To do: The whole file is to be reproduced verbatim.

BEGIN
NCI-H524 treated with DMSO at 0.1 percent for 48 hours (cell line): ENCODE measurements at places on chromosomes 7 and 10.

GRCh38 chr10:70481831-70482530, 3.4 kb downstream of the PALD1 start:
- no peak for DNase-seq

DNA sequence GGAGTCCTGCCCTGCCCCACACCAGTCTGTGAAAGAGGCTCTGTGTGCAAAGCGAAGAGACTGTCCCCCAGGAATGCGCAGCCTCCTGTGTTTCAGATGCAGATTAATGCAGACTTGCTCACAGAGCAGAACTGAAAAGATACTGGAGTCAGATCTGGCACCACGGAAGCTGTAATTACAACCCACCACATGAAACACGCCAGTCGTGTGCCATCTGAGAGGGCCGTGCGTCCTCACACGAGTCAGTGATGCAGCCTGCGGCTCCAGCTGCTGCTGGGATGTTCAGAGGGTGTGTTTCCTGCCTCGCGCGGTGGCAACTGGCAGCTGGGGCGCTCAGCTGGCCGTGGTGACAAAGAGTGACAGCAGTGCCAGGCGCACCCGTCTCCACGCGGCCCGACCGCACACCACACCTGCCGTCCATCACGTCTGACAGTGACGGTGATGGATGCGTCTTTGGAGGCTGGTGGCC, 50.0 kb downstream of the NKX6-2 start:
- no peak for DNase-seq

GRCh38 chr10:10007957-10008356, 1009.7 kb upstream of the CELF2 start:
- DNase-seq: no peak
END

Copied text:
NCI-H524 treated with DMSO at 0.1 percent for 48 hours (cell line): ENCODE measurements at places on chromosomes 7 and 10.

GRCh38 chr10:70481831-70482530, 3.4 kb downstream of the PALD1 start:
- no peak for DNase-seq

DNA sequence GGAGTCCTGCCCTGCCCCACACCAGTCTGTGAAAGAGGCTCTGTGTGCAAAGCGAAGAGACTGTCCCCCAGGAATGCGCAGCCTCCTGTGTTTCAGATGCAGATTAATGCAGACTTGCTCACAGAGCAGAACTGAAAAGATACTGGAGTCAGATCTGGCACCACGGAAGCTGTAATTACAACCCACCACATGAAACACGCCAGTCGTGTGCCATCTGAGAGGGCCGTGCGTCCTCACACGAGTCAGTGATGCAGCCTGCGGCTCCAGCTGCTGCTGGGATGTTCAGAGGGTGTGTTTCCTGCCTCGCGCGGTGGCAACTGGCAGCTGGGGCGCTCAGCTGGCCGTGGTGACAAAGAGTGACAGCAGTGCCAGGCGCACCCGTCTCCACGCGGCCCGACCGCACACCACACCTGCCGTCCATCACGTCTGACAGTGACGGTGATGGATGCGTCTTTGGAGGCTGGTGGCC, 50.0 kb downstream of the NKX6-2 start:
- no peak for DNase-seq

GRCh38 chr10:10007957-10008356, 1009.7 kb upstream of the CELF2 start:
- DNase-seq: no peak